SF Drabble #380 “The Usual Suspects”

I never really understood it.

They rounded up the Drugborn precogs — the ones who’d gotten the talent from a massive dose of K-459 — in days, mostly because they had no place to hide: you could tell them on sight from the skin discoloration, and from the eyes.

But with the second-generation precogs, the inheritors, there aren’t any physical tells. They could blend in, hide among the genpop, hide in plain sight. But they found ‘em.

Then I realized: they’ve got Drugborn talent-sniffers. They’ve got some formula that lets you feel or smell or see or hear the talent.

SF Drabble #379 “Recognition”

“What is that?”

Forsythe glanced up from his Pad long enough to follow the driver’s outstretched finger. “That is a Yourian female. Don’t point.”


“The little ones are her kids? Her… young?”

“No, in fact the smaller Yourians are males. One is probably her husband and the others are in her husband’s employ. Or hers, for that matter, though given the sexism in Yourian society that’s less likely.”

“Oh.” The driver ruminated. “How do you know all this stuff?”

“One learns on the job. I’ve been at it quite some time.” Forsythe laughed. “So long it almost seems normal.”

SF Drabble #378 “Airlock”

“What’s through there? My disc won’t open this door…”

The Polixaci crewman glanced at the hatch, and answered through his translator, “Your Ident Disc is functioning correctly: the hatch you indicate leads to a section of compartments optimized for methane-breathers. Do you have some business within?”

“No, no. Just exploring the ship. You know, playing tourist.”

“If you entered that area, your lungs would be destroyed and you would die.”


The crewman moved to leave, but paused and added, “Additionally, Some hatches lead to the vacuum of space. If your disc restricts access, it is for safety reasons.”


SF Drabble #377 “Adrift”

We find them all the time: cryo-stasis escape pods from late in the war, floating out in the cometary belt. Our metal detectors will go nuts, we’ll think we’ve struck pay dirt, and there they’ll be.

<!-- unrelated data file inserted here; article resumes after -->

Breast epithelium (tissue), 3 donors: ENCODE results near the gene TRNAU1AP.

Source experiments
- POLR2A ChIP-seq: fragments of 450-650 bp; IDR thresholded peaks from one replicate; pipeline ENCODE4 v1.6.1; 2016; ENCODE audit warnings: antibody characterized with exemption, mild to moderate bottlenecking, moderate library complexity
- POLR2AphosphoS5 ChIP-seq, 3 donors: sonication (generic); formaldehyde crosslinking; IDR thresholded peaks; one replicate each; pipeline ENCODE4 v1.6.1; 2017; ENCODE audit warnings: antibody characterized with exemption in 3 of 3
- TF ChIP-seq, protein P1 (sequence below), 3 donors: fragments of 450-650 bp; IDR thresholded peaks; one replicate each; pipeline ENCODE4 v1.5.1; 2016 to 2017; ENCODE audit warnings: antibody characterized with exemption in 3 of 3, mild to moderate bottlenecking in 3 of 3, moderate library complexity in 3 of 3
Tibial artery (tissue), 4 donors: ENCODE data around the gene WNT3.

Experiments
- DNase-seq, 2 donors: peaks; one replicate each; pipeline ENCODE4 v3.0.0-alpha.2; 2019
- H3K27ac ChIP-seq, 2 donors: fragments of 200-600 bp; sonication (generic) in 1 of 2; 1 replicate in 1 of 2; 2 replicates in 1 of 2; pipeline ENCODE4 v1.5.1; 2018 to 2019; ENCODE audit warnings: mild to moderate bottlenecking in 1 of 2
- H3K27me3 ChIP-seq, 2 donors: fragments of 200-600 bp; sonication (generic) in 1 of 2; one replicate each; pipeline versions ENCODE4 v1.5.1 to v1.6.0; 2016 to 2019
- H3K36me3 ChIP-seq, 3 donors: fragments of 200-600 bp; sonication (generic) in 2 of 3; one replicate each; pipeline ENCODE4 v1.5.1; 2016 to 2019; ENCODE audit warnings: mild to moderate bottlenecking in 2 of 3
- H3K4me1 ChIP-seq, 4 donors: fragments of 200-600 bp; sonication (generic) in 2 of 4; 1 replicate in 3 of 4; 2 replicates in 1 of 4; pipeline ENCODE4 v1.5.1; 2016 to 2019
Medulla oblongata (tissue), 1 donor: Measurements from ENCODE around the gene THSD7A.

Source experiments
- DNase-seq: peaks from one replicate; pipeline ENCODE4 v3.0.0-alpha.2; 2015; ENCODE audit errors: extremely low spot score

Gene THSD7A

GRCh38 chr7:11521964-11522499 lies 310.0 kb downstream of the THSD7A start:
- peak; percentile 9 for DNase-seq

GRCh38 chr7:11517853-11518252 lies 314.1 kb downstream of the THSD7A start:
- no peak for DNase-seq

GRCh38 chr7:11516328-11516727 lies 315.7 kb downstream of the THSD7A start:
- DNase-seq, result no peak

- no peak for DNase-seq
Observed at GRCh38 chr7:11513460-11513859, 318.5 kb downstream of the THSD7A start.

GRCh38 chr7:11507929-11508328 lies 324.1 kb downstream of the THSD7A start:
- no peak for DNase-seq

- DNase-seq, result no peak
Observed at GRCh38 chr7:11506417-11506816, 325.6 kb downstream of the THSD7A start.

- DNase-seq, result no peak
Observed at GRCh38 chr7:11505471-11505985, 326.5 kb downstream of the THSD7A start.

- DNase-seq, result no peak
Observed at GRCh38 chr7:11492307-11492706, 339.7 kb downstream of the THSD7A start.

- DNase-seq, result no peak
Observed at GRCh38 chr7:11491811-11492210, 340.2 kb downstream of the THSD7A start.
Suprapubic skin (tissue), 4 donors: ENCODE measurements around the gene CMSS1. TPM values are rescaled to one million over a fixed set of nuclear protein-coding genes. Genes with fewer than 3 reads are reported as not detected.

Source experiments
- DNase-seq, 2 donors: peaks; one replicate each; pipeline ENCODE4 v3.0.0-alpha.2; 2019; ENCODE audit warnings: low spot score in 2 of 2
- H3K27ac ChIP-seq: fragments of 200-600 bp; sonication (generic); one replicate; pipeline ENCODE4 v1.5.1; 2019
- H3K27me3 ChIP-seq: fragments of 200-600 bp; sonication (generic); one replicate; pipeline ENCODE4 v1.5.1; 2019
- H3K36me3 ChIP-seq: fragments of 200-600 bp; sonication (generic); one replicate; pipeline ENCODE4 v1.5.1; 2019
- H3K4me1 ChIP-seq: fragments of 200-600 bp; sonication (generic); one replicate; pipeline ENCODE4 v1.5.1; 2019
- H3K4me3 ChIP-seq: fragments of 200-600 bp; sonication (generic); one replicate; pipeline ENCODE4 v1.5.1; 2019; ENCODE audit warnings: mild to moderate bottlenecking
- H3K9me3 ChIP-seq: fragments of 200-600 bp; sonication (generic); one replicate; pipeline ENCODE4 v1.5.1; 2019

Half the time they’re amazed they’re alive. After this long, I’m not surprised. Last week we found a guy from the same ship as a guy I picked up on my first job out, twenty years ago.

We don’t make much on the salvage, after fuel costs: you have to run them back to Earth, by law.

Sometimes we don’t bother picking them up.

SF Drabble #376 “I Hate My Ex”

She was like a fish already, back on Earth. Where other people jogged or went to the gym, or Pilates, she swam. Had a lifetime membership at the neighborhood pool.

When the opening at the embassy on Isle came up, she was first to apply; she was chosen immediately.

Isle is ninety-six percent water. The one land mass, where the embassy is, is in the tropical zone. The temperature never gets above ninety-five or below seventy Fahrenheit. The locals are all ocean-dwellers as friendly as your average trained dolphin and she hasn’t worn more than a bikini in five months.

SF Drabble #375 “Academic Probation”

The boy sat, sullen, staring at his shoes, waiting for the yelling to begin. Only when he finally realized none was forthcoming, and raised his head, did the headmaster speak.

“Peter, why are you here? On Mars, I mean?”

The boy only shrugged, but again the headmaster waited. “My parents came. I don’t have any choice.”

“Now, that’s not true: you could have filed for emancipation, you were old enough.”

Another shrug.

“I guess what I’m trying to ask is, you could have been a lazy, good-for-nothing wastrel on Earth; why come all the way out here to do it?”

SF Drabble #374 “Apprentice”

The Vylid boatman waved him on board, and he found a spot on the bench between to other, older, humans.

“First time out?” asked one, amusement obvious in his tone.

“Yes, sir—”

“I’m no ‘sir’. Vylids are ‘sir’. I’m Ray.”

The boy nodded acknowledgement. “I’m Wynn.”

The steam-runner pulled away from the dock and immediately began putting on speed seaward. The upper domes of the Buol cities were already visible, rising out of the fog.

“What do you think they’re like?”

"The man laughed. “Does it matter? You’ll never meet one. You’d drown trying. Just work hard, don’t get noticed.”